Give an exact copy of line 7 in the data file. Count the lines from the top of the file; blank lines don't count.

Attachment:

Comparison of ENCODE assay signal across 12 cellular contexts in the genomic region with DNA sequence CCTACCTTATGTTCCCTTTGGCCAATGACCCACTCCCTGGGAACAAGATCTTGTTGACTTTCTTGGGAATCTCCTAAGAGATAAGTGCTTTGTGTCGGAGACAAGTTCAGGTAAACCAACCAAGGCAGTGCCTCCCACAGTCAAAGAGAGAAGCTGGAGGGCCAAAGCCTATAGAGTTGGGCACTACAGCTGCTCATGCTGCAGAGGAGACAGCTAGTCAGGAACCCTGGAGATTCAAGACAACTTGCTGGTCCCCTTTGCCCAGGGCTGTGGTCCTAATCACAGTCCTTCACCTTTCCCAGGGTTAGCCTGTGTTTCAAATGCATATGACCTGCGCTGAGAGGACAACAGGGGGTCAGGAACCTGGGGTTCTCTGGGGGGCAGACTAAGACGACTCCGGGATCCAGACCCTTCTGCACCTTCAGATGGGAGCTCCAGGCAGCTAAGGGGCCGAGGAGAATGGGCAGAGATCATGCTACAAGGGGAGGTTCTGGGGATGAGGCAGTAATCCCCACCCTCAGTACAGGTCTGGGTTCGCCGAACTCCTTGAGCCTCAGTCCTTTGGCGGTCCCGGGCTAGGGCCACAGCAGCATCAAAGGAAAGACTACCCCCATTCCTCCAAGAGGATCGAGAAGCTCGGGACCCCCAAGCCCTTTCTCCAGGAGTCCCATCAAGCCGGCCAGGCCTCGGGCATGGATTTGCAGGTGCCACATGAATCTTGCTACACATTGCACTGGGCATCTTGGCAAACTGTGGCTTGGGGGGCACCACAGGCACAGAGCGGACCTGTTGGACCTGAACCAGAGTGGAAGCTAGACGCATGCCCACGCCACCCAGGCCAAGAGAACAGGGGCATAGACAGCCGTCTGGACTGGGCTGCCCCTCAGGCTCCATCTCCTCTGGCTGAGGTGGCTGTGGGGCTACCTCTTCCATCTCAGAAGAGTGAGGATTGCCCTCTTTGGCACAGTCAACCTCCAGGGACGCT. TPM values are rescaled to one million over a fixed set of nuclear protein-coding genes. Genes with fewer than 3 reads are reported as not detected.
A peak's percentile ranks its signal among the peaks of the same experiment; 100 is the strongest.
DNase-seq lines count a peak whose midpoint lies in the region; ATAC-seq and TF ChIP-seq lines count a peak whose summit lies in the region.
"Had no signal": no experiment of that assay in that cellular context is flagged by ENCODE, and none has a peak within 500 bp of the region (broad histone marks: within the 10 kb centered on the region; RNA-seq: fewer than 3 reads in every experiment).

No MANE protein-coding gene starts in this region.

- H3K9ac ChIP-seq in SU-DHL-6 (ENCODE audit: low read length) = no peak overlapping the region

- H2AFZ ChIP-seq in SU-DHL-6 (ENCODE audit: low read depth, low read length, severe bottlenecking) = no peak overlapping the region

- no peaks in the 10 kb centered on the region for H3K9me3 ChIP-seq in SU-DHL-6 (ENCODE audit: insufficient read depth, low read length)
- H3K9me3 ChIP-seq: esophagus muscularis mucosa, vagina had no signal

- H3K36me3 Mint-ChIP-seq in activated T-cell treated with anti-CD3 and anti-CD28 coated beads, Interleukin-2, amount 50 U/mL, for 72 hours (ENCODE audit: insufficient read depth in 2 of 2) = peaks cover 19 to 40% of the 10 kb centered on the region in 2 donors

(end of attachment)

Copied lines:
- H2AFZ ChIP-seq in SU-DHL-6 (ENCODE audit: low read depth, low read length, severe bottlenecking) = no peak overlapping the region